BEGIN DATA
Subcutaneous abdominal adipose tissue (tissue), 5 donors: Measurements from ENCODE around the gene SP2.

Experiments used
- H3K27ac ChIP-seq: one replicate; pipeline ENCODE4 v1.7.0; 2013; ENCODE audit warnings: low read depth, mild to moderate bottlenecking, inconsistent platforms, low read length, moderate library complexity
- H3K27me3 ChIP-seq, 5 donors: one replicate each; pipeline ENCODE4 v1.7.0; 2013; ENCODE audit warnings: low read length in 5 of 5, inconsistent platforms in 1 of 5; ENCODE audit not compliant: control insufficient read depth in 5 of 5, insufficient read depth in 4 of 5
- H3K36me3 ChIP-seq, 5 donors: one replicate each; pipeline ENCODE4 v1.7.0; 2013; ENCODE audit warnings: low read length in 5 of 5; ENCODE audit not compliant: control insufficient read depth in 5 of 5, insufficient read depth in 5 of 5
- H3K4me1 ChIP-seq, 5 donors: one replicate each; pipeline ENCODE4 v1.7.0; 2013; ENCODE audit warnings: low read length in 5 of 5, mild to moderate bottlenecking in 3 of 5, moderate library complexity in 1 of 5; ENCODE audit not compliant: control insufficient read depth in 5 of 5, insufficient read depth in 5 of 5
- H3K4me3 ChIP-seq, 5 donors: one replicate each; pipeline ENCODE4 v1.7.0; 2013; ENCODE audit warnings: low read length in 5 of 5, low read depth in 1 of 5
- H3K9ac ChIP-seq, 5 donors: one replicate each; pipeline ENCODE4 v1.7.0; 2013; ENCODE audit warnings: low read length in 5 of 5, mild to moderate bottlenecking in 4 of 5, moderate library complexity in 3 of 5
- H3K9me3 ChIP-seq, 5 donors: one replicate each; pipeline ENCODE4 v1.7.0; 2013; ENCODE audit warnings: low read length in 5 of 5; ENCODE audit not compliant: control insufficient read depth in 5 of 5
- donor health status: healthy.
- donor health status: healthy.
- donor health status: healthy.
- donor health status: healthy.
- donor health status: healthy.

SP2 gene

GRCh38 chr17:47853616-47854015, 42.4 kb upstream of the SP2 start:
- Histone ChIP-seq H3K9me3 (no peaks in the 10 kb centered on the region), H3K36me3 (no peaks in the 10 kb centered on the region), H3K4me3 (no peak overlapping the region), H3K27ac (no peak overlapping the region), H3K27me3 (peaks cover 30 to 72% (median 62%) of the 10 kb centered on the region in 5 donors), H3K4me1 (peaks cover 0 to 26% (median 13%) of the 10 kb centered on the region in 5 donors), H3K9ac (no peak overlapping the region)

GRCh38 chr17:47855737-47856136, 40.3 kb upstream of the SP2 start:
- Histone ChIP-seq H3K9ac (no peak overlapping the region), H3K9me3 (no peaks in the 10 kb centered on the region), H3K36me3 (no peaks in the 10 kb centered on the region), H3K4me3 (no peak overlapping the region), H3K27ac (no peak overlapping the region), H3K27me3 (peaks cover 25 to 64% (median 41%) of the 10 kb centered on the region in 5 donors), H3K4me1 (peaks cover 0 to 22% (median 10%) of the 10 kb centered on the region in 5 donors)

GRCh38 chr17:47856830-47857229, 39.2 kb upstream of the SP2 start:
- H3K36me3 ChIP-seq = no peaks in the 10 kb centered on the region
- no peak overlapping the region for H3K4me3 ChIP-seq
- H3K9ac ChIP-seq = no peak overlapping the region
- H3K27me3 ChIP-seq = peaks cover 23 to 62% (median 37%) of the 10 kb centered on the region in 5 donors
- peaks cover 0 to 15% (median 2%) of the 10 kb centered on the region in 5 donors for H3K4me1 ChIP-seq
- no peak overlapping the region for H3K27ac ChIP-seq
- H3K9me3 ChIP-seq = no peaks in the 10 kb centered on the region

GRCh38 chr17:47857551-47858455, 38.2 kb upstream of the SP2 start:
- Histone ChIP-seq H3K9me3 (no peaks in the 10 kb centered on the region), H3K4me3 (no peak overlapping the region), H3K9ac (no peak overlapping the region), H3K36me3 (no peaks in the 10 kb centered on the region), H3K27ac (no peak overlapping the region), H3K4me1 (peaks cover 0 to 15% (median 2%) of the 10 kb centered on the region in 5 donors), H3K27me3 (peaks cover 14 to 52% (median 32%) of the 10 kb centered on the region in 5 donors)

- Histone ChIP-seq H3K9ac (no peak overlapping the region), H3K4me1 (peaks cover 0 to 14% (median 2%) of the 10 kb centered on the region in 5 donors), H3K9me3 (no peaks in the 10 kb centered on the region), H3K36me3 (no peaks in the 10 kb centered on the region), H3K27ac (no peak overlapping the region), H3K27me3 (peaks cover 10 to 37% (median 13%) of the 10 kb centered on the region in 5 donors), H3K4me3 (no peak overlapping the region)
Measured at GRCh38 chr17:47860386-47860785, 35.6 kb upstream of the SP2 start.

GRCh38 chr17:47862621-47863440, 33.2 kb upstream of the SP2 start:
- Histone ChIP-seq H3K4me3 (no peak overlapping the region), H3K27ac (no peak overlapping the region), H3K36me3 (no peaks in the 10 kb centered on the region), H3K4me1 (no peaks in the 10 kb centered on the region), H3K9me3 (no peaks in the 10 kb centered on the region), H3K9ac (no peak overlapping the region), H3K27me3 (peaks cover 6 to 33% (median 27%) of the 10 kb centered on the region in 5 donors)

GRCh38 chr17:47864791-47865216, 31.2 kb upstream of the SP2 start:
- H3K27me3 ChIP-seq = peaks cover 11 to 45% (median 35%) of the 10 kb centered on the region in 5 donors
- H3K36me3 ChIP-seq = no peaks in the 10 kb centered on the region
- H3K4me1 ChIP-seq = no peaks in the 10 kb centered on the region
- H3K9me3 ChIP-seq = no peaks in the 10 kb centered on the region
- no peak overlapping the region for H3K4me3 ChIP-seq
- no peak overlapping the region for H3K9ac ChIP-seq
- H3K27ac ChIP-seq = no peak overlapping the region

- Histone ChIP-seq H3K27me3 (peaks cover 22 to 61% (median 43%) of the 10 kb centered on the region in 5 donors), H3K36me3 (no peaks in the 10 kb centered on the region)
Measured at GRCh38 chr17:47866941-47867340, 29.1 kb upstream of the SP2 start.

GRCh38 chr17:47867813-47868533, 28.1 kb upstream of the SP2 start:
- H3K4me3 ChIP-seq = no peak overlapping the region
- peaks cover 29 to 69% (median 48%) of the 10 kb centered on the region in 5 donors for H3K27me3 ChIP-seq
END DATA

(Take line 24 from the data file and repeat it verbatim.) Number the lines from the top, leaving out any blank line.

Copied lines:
- H3K27me3 ChIP-seq = peaks cover 23 to 62% (median 37%) of the 10 kb centered on the region in 5 donors